ITunes Radio picks songs using input from recording labels, third-party metadata services like Gracenote and Apple's own editorial choices. But it doesn't show you lyrics, bios or explain why a song was chosen.
There are reasons to appreciate iTunes Radio, however.
ITunes Radio gets first-class treatment in iOS 7's new Control Center. This set of handy functions can be accessed by swiping up from the bottom of the screen no matter where you are in the device. It also appears on the lock screen. Along with typical media controls such as play/pause, volume and skip, iTunes Radio adds a little star where the "back" button usually is. That pops up a separate menu where you can tap "play more like this," ''never play this song," or "add to iTunes wish list" so you can fine-tune your station while doing other things like playing "Zynga Poker."
A swipe down, or one press of the home button, gets you back to what you were doing.
In Control Center, Pandora has a back button that doesn't do anything, and you can't thumb up or down without going back into Pandora's app itself.
ITunes Radio makes it really easy to buy songs you like from iTunes. If you're in the app, a box in the upper right corner shows the price of the song. Tap it twice. You might also need to enter your iTunes password.
The app keeps a running history of what you've listened to. You can get 90-second previews to remind you what you've heard, also with the ability to buy right there. A separate tab shows which songs you've specifically added to your wish list.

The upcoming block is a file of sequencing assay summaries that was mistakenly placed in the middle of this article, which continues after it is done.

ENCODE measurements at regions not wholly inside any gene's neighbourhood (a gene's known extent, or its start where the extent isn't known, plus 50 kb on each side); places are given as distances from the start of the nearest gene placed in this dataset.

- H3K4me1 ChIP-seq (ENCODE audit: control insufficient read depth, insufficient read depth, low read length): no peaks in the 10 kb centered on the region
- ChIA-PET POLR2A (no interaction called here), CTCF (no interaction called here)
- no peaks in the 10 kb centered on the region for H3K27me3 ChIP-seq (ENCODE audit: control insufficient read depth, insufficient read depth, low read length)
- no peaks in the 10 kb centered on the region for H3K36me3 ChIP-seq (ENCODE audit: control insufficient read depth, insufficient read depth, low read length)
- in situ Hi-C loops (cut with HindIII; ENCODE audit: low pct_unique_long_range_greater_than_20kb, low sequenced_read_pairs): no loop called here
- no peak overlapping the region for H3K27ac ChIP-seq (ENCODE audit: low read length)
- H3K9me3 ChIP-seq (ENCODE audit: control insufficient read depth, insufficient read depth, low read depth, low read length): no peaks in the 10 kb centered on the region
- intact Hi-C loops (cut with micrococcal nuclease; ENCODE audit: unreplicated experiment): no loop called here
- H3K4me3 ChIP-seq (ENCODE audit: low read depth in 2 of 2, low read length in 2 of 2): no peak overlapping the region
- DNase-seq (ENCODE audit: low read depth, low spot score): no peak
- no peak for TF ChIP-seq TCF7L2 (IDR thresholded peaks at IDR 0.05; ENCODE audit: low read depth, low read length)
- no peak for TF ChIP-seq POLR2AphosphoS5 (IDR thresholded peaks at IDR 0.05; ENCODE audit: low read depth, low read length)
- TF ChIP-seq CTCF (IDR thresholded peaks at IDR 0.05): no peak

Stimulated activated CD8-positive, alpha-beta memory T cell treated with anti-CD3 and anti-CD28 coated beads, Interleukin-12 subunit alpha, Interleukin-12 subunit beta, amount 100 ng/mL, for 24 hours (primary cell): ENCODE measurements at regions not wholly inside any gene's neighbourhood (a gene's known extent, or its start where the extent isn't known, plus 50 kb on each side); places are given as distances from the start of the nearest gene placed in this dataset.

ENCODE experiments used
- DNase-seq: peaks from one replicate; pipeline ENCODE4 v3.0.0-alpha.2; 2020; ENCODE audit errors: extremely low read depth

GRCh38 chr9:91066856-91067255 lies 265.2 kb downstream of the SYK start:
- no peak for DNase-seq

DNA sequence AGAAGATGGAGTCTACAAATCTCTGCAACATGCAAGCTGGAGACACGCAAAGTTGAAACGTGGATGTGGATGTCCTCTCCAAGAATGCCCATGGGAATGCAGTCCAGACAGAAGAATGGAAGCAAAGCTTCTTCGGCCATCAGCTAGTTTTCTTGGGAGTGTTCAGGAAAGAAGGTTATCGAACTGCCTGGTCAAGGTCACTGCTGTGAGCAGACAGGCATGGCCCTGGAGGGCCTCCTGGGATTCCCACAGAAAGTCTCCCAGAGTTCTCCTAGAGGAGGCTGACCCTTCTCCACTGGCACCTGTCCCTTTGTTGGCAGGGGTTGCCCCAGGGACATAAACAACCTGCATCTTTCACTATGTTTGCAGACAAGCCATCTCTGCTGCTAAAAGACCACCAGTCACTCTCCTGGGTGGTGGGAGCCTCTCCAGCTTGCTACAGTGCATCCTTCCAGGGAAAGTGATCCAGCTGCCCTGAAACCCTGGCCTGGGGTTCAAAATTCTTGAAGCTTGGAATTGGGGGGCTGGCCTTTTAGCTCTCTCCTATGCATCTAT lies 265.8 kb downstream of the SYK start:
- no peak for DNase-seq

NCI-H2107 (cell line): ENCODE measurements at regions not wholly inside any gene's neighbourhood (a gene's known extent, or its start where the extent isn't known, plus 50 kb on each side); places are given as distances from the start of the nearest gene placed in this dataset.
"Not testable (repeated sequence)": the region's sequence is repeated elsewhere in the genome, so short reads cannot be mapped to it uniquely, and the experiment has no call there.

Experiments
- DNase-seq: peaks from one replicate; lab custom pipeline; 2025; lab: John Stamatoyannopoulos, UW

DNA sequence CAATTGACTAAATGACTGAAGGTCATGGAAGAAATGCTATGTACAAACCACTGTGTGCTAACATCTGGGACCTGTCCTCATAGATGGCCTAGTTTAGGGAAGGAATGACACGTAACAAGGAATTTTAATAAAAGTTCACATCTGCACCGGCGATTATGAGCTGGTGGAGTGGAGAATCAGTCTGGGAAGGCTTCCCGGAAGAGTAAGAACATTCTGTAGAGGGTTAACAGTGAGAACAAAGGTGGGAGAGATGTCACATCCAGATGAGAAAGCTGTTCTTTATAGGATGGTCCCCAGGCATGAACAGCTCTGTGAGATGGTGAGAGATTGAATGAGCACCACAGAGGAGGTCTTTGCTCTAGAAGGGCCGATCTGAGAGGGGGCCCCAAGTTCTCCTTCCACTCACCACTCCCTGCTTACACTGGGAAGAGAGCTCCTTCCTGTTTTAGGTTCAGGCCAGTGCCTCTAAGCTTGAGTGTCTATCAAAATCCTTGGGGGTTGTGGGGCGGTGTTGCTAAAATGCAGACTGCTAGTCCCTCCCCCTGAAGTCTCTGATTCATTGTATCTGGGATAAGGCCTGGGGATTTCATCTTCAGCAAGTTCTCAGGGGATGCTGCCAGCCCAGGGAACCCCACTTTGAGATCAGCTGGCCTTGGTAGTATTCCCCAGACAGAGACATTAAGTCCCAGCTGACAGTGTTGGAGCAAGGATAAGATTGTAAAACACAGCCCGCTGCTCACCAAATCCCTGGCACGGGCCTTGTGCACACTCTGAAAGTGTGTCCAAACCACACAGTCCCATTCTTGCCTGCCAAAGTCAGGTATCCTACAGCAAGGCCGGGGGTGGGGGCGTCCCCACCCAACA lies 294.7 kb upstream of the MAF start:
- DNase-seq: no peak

Pandora also has a history, but not song previews. Buying a song through iTunes takes a few more taps than in iTunes Radio. It's marginally more difficult to get back to Pandora after purchasing, by double clicking the home button and selecting it from the range of apps that are displayed.
ITunes Radio has noticeably fewer ads than Pandora, and there are no stand-alone graphical ads. Most ads featured someone speaking in a neutral voice about an artist or album that you can purchase on iTunes, sometimes accompanied by a graphic or photo. I imagine Apple is just getting started selling ads, and ones for products and services beyond music will come soon enough.
By comparison, Pandora is slathered with ads. If you're looking at the app, the bottom part of the screen is almost always covered with an ad that you can get rid of by clicking the small "x." I've seen video ads and heard audio ads. The audio ads in particular sound like traditional radio spots and can be jarring.
Either way, you can pay to get rid of ads completely - by signing up for Apple's $25-a-year iTunes Match service or Pandora's $36-a-year Pandora One.
iTunes Radio is a contender in Internet radio by dint of being featured prominently in iOS 7. The Music app is at the bottom right on each home screen. You simply need to go there and choose "Radio." It's also reachable from the home page of the iTunes Store on the desktop app.
Apple's new music feature does a serviceable job of generating songs in a lean-back listening format. However, it is a step or two behind Pandora in fine-tuning your playlist.
The last thing I'll say in this regard: iTunes Radio has a slider function that allows you to adjust your station to favor "hits," ''variety" or "discovery." I noticed no discernible impact on what was played.ITunes Radio could get better over time. But I wouldn't get rid of Pandora. Not yet.